Jobs’ malignancy had been discovered serendipitously and early, which put him ahead of the curve in treatment options. It was also a rare, relatively treatable variety of pancreatic cancer. But anyone who seriously studies this particular disease knows that it’s one of the deadliest and demands swift, aggressive treatment. When, nine months after diagnosis, Jobs finally abandoned alternative treatment and agreed to surgery, his cancer had spread to the liver, dramatically reducing his survival chances.
His intuition-based decision-making process and consistent rejection of conventional thinking is why Jobs’ extraordinary life and career will be studied for decades. But sadly, perhaps a more universal lesson has nothing to do with Apple: Health care decisions are different from others. What matters when you find yourself seriously ill isn’t how smart, decisive, and accomplished you are in your chosen field. What matters is being smart enough to know that your judgment is compromised by emotions—and finding clarity through expert help.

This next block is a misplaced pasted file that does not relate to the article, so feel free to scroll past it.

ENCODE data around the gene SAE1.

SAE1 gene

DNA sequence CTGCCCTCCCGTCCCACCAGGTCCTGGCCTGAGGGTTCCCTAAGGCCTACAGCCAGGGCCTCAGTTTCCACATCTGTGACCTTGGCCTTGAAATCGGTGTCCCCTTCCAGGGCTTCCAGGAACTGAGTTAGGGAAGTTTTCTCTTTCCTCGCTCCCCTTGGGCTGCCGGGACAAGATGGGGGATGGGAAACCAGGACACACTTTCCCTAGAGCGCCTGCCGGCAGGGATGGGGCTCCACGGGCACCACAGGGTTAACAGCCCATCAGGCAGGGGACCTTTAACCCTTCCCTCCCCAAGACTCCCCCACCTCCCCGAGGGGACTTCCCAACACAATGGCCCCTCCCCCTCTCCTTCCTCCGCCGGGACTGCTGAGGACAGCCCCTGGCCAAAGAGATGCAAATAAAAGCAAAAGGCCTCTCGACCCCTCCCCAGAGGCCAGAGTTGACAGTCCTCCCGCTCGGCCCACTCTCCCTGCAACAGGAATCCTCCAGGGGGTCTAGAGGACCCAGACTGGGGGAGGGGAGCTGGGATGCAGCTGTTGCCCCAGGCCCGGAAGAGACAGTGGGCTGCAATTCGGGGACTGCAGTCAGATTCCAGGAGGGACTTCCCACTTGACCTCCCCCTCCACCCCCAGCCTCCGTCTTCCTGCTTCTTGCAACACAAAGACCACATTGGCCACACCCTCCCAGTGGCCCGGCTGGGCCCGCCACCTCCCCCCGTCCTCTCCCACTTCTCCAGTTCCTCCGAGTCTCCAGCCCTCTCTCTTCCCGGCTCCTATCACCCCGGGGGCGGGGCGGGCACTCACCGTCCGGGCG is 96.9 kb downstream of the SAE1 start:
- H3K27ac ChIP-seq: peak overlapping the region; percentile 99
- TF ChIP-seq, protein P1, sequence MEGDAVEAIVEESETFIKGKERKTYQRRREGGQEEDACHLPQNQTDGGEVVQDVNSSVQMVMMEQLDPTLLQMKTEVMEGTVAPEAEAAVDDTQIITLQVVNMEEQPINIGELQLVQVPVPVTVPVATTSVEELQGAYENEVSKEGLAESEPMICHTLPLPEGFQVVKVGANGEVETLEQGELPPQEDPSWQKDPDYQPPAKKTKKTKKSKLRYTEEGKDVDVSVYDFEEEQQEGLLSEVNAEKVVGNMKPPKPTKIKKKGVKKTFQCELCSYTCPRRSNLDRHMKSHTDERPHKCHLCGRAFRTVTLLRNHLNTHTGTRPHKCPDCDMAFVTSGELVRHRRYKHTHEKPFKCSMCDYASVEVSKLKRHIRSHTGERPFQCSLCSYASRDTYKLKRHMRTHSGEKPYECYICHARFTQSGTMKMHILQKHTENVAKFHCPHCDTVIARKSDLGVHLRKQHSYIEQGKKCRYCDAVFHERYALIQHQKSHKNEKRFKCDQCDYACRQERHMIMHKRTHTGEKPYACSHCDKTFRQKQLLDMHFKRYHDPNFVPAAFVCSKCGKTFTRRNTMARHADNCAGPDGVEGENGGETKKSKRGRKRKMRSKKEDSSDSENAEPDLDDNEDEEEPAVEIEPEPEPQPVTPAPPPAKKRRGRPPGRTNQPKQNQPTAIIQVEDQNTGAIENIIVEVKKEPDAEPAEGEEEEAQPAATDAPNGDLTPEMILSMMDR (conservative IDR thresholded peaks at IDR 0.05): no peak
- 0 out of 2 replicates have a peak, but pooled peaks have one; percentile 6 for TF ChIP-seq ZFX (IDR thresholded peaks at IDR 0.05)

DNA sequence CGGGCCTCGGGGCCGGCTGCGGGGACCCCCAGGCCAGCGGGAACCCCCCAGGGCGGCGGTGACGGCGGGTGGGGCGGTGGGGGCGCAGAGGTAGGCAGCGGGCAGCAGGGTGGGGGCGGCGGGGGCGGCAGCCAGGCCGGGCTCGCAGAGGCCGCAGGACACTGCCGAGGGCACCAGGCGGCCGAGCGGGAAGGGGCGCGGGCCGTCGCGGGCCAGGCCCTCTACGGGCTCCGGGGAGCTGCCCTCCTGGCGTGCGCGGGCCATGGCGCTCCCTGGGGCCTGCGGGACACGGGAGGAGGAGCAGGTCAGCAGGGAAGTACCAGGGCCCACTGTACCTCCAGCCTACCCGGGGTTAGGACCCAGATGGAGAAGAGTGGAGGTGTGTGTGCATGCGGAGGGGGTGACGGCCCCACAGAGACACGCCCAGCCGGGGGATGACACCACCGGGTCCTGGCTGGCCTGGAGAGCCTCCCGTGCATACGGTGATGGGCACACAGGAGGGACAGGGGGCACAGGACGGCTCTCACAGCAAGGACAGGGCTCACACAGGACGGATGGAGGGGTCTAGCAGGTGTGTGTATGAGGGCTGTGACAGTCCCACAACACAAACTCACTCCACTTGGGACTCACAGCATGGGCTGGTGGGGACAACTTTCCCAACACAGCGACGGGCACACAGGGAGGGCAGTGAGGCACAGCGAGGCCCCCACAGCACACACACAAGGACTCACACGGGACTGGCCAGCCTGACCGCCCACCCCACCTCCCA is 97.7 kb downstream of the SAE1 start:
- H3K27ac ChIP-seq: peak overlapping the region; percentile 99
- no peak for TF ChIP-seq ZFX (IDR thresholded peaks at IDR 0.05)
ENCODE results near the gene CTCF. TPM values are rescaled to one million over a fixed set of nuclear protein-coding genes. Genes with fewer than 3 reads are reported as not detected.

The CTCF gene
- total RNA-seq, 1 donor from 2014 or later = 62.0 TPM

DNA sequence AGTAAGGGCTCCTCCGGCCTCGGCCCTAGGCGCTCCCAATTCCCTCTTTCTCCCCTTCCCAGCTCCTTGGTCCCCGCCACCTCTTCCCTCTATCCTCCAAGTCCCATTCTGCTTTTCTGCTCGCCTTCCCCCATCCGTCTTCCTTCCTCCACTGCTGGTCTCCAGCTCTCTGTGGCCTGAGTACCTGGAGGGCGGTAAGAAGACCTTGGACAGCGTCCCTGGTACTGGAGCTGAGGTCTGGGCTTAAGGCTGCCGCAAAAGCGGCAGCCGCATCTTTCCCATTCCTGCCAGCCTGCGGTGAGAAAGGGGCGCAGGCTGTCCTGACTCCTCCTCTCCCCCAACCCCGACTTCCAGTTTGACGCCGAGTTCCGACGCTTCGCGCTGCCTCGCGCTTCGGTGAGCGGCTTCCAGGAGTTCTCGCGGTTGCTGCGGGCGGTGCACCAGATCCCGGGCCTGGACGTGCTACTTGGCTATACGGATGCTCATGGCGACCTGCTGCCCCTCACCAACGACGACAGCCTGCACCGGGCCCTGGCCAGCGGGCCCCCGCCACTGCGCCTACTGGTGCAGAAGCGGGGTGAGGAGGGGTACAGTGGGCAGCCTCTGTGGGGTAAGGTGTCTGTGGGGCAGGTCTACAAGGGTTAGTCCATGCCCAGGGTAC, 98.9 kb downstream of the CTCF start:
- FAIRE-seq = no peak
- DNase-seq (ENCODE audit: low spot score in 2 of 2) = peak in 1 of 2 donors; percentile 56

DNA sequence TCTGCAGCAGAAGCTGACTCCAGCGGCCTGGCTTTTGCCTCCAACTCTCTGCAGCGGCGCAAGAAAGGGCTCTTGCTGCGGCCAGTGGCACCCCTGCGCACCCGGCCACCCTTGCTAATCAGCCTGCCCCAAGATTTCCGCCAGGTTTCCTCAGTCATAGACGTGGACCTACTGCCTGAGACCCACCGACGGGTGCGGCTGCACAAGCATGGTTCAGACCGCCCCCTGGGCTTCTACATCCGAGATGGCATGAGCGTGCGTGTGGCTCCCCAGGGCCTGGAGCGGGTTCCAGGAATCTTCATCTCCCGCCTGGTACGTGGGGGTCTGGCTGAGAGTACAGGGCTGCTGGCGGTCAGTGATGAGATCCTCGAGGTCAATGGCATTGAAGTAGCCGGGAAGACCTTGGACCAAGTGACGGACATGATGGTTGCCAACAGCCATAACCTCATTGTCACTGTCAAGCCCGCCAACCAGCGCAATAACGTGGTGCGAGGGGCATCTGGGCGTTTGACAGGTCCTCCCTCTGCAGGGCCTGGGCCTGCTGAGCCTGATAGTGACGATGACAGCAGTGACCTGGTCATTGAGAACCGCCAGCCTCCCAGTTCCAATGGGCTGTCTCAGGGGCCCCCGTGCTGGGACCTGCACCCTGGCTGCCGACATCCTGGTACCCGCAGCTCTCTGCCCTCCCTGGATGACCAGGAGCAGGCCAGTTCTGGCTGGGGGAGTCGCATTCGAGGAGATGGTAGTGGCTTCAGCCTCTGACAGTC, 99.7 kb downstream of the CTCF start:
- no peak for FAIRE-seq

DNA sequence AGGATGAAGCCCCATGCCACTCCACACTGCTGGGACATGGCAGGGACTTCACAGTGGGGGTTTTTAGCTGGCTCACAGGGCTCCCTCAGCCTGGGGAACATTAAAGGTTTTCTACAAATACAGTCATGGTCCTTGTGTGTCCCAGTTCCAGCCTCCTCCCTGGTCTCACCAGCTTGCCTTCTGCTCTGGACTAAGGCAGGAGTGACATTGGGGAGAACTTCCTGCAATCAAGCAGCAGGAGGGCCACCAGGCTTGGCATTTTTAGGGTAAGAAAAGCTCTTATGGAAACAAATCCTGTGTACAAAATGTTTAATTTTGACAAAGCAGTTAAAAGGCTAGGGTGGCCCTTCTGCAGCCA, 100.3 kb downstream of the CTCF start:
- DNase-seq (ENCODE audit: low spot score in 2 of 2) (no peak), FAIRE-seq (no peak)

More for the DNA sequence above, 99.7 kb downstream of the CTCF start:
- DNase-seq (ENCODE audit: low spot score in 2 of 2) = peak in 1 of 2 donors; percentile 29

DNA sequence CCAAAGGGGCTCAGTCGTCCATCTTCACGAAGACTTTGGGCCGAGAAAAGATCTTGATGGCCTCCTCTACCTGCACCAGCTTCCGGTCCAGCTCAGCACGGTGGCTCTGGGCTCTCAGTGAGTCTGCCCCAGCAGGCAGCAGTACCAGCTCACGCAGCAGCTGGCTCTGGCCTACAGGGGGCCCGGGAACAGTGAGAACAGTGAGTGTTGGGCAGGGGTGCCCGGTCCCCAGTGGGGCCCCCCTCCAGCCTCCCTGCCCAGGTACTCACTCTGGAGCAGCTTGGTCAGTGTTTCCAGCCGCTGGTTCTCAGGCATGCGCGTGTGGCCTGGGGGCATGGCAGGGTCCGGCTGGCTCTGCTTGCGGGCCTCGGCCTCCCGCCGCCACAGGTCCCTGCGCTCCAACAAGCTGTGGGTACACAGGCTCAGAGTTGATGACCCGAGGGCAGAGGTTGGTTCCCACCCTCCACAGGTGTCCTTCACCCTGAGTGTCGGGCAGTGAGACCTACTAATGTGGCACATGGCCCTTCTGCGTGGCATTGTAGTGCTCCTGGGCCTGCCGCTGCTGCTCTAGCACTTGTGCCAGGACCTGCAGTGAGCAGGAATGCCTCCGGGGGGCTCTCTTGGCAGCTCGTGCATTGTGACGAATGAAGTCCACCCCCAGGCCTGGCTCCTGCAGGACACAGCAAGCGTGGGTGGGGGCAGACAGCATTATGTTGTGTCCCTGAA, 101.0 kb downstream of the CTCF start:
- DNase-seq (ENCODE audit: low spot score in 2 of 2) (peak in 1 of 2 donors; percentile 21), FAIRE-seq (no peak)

That’s not as obvious as it sounds. Newly diagnosed patients start down a predictable and understandable path. Typically they develop an insatiable appetite for what might be called Google Medical School. They network with family, friends, support groups, and philanthropies. They consult with medical specialists and undergo batteries of diagnostic tests. This eventually leads to information overload and contradictory advice—not a good framework for making decisions. Unfortunately, most patients respond to this unbearable uncertainty by grouping along one of four paths, none of them optimal.